New Wearables Promise to Reduce Drunken Driving on the Road


Drinking is a part of the Western culture. We, as Americans, take to drinking as soon as we reach the age of eighteen in any responsible household. Instead of considering alcoholism as a taboo to be dreaded, we willfully accept it as a part of our day-to-day life. And to an extent, that's okay. But that is only so as long as we choose to be responsible with our own drinking habits, preventing our own alcohol consumption from affecting ourselves or others.

To understand the most horrifying effects of drunken driving, you need look no further than a few statistics at, a website fighting against addiction and abuse throughout the globe. According to them, the risk of dying in a vehicle accident is eleven times higher for a driver under the influence of alcohol. Further, in 2007 alone, the number of teenage drunk driving accidents resulting in death reached the shocking number of 1,393, which measures to about four accidents each day.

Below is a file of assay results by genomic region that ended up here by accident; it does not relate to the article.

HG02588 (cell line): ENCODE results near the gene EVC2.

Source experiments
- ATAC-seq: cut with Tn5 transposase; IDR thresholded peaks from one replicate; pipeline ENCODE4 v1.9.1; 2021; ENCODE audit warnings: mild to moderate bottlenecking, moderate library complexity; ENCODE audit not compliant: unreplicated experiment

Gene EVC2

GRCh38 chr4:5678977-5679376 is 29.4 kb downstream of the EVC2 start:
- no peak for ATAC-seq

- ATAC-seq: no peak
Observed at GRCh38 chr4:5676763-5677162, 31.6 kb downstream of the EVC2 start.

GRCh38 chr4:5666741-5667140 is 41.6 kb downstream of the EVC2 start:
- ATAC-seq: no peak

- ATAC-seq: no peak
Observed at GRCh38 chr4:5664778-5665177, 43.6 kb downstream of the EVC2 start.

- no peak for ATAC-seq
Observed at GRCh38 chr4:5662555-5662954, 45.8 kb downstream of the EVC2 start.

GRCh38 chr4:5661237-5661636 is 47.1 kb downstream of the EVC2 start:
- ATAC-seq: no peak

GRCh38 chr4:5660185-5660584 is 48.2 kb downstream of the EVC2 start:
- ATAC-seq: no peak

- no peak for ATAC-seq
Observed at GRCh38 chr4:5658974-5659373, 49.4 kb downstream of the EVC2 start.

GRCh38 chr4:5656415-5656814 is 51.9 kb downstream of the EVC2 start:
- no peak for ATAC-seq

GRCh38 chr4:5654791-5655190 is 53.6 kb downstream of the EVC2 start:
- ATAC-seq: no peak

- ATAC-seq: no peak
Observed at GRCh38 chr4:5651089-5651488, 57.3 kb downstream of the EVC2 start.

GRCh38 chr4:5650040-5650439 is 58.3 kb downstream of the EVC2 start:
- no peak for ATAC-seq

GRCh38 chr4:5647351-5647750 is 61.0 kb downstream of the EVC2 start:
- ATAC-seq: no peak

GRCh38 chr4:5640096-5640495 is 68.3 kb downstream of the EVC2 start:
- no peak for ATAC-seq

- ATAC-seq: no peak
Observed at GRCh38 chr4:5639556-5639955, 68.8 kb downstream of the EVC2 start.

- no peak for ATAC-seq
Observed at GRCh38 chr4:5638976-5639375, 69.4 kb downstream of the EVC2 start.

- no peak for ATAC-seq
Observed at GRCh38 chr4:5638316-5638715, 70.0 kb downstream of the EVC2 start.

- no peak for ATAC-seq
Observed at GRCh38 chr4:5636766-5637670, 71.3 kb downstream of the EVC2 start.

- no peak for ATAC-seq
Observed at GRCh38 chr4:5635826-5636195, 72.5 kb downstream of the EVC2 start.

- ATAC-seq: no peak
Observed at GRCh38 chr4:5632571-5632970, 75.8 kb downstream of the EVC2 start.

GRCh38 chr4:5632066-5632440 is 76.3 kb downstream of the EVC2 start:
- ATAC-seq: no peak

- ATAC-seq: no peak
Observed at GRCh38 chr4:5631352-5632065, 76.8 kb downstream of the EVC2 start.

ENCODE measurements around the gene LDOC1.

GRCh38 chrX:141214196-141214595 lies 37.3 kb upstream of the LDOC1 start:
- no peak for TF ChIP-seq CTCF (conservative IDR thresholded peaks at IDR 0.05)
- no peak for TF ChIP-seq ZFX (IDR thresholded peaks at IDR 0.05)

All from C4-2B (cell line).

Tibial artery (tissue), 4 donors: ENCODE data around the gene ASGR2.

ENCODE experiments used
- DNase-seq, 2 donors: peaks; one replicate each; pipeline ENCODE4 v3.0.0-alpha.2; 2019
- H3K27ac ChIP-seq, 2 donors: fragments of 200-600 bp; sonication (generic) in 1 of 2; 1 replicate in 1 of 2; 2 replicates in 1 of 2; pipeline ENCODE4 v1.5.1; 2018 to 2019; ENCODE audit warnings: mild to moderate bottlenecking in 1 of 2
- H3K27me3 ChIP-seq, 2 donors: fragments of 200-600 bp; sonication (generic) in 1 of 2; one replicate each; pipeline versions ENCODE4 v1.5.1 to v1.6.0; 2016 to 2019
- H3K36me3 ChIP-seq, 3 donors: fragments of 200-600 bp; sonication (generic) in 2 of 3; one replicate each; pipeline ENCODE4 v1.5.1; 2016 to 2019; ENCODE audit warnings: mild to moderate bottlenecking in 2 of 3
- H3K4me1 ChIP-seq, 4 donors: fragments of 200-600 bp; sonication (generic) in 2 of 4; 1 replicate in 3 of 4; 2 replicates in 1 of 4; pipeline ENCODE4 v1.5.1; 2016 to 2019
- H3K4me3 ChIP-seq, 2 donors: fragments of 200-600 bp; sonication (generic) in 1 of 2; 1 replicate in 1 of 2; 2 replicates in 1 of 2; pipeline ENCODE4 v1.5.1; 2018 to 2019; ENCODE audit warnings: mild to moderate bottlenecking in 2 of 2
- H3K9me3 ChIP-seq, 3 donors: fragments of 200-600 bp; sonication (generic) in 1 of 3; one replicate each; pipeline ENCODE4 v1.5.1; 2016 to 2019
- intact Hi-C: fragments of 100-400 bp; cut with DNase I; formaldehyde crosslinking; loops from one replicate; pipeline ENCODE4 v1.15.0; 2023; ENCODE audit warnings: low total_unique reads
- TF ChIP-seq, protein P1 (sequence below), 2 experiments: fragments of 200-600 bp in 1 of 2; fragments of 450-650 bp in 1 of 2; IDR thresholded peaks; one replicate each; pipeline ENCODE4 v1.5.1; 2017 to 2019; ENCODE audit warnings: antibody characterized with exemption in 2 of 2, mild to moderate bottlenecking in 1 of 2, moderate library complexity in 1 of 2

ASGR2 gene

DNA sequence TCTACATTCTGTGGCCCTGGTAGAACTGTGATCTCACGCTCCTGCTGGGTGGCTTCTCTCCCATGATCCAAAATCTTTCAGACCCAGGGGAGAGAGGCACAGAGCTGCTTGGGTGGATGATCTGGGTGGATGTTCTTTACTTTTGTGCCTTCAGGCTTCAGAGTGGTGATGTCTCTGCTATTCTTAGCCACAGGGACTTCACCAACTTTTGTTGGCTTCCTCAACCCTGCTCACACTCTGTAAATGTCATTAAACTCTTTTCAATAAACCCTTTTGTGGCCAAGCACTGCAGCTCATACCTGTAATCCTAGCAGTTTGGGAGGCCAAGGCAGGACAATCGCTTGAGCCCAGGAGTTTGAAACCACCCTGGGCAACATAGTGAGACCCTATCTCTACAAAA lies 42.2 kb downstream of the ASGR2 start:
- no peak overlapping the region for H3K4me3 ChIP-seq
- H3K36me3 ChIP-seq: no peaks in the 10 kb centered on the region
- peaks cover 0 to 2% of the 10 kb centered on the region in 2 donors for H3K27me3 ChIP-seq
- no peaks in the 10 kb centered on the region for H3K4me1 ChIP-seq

These statistics are appalling, and no doubt, our authorities are doing everything they can to prevent drunken driving from taking the toll of a national crisis. But it is regardless to say that it is not enough. In order to truly eliminate drunken driving, we, the civilians, need to take up the responsibility in our own hands. And indeed, if you are a responsible drinker, you will be pleased to know that the National Institute on Alcohol Abuse and Alcoholism launched a competition in 2015, where tech startups were given the challenging task of inventing wearables that could measure and report skin-contact blood alcohol content, abbreviated as BAC, in real time. The results were quite successful, and as reported by, here are the winners.

Despite a close competition, the $200,000 grand prize was snatched by BACtrack, a company founded in 2001 by Keith Nothacker. Their latest endeavor, Skyn, is a smartwatch-like bracelet, measures and reports alcohol content in blood my measuring your sweat. While not yet available for purchase in the market, the device, along with several other runner-uppers in the competition, is certainly a breakthrough in the world of startup technology.

Sure, we all love shiny new tech. Smartphones and smartwatches and VR headsets and whatnot. But is this new technology truly enough in countering what has taken the turn of a worldwide tragedy? Technology can only assist. The real initiative has to be from real people.